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Constantinople Patriarchy Is Losing Positions In Western Europe


Constantinople Patriarchy Is Losing Positions In Western Europe

The Alexander Nevsky Cathedral of the Archdiocese of Russian Orthodox Churches in Western Europe in the rue Daru in the 8th arrondissement of Paris. RNS photo by Tom Heneghan

Actions of Constantinople in Ukraine, where it supported the creation of the non-canonical Orthodox Church of Ukraine, have led to expected consequences. The Ecumenical Patriarchate has started loosing its influence in the Orthodox World.

On September 9, the general assembly of European Russian Orthodox met in Paris to discuss the proposal of Archbishop Johann (Jean Renneteau) to change the jurisdiction from the Ecumenical Patriarchate to the Moscow Patriarchate. The event involved 186 delegates from 10 nations. 104 of them (58%) voted in favor of the proposal and 75 against. Two thirds of voters were required for this decision. So it was not made. The proposal was therefore rejected by only 4 votes.

Mainstream media outlets already named this situation a victory of the Ecumenical Patriarchate in its standoff with the Moscow Patriarchate started over the Ukrainian case. However, in fact, the vote itself is already a strong signal of Constantinople’s reducing influence. Actions of the Ecumenical Patriarchate have been undermining the unity of the Orthodox World and it seems that the sitaution is not developing in its favour.

“This two-thirds majority is an old protection dating back to the Soviet era… We now have to see with our lawyers how to get support for that,” Archbishop John of Chariopoulis said after the vote hinting that the transfer is still highly possible.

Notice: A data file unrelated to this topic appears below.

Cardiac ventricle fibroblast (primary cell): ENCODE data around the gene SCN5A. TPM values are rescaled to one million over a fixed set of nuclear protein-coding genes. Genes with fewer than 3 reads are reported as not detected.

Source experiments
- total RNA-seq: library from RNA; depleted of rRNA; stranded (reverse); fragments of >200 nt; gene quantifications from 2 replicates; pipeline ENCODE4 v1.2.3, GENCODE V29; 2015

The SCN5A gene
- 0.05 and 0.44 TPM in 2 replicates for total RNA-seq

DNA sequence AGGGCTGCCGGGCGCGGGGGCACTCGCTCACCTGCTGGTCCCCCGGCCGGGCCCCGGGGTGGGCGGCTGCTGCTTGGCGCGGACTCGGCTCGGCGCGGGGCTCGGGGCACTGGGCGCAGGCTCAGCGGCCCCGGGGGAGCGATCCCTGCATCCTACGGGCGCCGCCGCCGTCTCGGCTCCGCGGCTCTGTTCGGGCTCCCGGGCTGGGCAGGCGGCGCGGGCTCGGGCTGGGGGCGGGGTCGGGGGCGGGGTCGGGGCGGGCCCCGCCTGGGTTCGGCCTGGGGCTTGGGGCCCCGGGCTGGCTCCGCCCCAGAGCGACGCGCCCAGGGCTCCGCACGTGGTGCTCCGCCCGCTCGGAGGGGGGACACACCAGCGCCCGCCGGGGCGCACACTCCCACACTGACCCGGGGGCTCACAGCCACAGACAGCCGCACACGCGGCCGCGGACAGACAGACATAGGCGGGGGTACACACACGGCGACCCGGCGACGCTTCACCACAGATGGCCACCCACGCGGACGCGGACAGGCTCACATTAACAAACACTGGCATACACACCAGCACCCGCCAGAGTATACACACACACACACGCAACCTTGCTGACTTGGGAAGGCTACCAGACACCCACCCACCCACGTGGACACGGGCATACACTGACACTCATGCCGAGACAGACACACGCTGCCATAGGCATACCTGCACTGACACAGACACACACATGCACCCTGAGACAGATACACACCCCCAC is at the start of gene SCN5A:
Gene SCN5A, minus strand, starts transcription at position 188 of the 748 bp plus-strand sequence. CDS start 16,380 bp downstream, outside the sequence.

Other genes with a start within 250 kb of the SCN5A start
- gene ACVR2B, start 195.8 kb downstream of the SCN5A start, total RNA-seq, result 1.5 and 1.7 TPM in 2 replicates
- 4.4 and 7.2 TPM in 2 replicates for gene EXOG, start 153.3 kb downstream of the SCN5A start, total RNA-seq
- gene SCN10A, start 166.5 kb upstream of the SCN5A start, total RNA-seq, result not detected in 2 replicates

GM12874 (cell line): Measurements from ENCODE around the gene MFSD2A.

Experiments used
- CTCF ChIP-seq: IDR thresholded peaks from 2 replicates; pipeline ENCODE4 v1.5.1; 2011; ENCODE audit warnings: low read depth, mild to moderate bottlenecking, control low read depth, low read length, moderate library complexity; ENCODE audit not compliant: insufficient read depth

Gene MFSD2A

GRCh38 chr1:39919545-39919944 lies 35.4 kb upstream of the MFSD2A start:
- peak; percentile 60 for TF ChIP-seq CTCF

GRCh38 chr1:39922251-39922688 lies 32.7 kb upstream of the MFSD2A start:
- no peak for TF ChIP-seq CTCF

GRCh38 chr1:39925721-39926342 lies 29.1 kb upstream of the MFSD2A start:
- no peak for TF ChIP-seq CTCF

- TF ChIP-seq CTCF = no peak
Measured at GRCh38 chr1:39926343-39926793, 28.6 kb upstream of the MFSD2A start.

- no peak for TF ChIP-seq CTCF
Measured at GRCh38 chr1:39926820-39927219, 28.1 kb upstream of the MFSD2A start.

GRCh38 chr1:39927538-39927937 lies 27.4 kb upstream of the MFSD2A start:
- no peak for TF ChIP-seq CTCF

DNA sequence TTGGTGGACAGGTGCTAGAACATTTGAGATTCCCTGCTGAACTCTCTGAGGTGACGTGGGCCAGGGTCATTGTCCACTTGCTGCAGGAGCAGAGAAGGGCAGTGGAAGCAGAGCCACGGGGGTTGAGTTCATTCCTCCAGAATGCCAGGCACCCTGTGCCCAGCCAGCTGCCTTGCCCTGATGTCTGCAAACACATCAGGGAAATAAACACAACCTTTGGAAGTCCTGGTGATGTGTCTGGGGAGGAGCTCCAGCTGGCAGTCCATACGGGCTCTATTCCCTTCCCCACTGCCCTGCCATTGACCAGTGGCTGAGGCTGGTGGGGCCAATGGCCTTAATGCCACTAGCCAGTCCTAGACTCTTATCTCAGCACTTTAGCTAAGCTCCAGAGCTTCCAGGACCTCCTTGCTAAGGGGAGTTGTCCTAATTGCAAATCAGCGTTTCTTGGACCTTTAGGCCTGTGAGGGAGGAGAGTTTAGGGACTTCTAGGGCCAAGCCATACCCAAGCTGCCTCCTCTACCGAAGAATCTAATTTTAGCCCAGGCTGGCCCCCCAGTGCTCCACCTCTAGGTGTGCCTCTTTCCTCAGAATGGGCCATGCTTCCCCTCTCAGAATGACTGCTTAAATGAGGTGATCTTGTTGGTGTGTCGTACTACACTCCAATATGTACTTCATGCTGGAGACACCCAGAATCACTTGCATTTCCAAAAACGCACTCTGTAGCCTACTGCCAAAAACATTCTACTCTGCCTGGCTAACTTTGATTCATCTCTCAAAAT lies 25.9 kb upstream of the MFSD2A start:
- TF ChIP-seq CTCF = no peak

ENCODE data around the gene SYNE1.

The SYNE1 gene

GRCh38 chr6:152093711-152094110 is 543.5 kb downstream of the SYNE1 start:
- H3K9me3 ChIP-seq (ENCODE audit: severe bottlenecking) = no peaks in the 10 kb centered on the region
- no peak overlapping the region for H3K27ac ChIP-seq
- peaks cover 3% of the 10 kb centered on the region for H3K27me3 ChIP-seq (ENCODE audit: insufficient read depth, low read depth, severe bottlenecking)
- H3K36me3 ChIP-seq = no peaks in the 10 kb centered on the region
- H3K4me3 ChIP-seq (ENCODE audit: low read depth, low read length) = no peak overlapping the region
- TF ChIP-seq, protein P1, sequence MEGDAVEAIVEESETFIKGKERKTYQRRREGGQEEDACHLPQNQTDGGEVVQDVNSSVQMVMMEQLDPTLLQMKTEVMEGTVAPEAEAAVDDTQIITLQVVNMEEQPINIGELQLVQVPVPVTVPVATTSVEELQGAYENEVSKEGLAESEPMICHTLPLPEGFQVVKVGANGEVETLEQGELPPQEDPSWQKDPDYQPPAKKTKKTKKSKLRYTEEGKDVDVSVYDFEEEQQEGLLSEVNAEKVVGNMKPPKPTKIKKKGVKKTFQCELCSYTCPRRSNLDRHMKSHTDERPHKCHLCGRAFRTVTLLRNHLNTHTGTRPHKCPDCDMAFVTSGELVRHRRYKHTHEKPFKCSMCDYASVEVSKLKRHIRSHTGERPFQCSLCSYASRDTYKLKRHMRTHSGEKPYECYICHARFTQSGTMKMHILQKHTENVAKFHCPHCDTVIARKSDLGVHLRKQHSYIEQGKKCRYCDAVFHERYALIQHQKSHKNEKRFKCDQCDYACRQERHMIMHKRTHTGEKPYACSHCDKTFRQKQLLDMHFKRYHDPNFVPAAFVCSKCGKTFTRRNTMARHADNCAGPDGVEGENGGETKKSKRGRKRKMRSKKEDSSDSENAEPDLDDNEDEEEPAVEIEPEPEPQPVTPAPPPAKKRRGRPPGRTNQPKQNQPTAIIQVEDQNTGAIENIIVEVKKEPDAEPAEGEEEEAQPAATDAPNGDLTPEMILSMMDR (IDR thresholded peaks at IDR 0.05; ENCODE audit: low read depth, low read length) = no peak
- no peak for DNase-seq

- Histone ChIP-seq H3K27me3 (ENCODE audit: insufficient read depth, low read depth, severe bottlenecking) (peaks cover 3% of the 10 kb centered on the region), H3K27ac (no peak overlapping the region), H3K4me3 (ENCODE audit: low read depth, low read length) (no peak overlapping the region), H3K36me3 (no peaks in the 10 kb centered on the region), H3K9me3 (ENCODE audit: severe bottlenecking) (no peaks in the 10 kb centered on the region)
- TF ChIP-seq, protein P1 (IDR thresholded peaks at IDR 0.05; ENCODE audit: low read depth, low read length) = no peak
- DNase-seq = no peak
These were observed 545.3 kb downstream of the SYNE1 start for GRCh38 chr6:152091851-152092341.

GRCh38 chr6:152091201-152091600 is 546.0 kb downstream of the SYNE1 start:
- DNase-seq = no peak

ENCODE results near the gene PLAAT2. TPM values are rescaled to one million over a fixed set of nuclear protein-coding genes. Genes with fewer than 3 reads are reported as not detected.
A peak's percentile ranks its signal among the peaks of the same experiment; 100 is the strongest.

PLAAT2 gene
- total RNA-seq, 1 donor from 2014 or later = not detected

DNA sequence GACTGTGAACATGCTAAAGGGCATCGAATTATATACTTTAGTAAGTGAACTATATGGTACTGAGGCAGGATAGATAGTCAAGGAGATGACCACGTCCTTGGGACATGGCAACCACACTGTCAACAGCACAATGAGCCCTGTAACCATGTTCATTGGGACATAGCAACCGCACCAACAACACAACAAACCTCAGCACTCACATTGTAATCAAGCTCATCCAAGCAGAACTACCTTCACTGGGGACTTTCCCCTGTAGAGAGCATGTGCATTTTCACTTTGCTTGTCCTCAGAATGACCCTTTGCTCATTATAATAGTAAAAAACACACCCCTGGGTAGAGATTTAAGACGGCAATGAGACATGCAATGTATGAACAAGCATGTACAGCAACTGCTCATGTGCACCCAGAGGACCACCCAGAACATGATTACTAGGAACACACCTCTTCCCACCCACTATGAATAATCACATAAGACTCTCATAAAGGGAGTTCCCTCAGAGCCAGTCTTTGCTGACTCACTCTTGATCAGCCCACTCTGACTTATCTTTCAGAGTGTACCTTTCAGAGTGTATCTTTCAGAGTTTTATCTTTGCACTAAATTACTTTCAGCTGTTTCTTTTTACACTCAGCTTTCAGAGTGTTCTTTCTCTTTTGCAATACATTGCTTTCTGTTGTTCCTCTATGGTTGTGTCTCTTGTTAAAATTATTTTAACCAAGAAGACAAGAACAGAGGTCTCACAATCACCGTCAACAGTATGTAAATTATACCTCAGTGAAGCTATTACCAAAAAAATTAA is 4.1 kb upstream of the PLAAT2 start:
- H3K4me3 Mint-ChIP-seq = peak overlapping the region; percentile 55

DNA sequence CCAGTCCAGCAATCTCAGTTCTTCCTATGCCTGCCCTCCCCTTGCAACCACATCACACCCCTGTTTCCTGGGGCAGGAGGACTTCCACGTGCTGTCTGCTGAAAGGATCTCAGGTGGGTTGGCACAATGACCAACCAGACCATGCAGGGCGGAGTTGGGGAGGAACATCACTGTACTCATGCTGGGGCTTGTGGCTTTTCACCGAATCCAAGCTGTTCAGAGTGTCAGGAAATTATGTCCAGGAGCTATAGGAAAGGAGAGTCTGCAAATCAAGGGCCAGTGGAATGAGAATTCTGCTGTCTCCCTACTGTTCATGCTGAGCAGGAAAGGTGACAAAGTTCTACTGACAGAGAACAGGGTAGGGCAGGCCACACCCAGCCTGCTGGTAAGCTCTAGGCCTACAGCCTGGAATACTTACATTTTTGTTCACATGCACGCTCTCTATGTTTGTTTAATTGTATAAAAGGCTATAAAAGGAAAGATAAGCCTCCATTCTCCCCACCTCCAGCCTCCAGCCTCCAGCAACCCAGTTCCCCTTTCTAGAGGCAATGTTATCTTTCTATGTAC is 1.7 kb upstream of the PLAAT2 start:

It should be noted that earlier Archbishop John of Chariopoulis (Renneteau), head of the historic Archdiocese of Russian Orthodox Churches in Western Europe, established in Paris after the 1917 Revolution, rejected the decision of the Ecumenical Patriarch of Constantinople Bartholomew (Archontonis) to relieve him of his duties.

Constantinople attempted to dissolve the Archdiocese of Russian Orthodox Churches in Western Europe following the approval of Ukrainian autocephaly claiming that it has too much links with the Russians. However, the members of the archdiocese decided in the assembly to maintain their own structure. Multiple clerics and lay people in the Archdiocese are in favour of the Moscow Patriarchate.

The Eastern Orthodox churches claim 250 million to 300 million believers, mostly in Eastern Europe and the Middle East. The Moscow Patriarchate is by far the largest while the Ecumenical Patriarchate is among the smallest. Constantinople that struggles to keep its influence across the Orthodox World has become a useful tool for forces interested in the destruction of traditional religious systems in Europe. It as well as supporters of the neoliberal globalist dystopia are currently backing various non-canonical entities in the Balkans and Eastern Europe to achieve own political goals.




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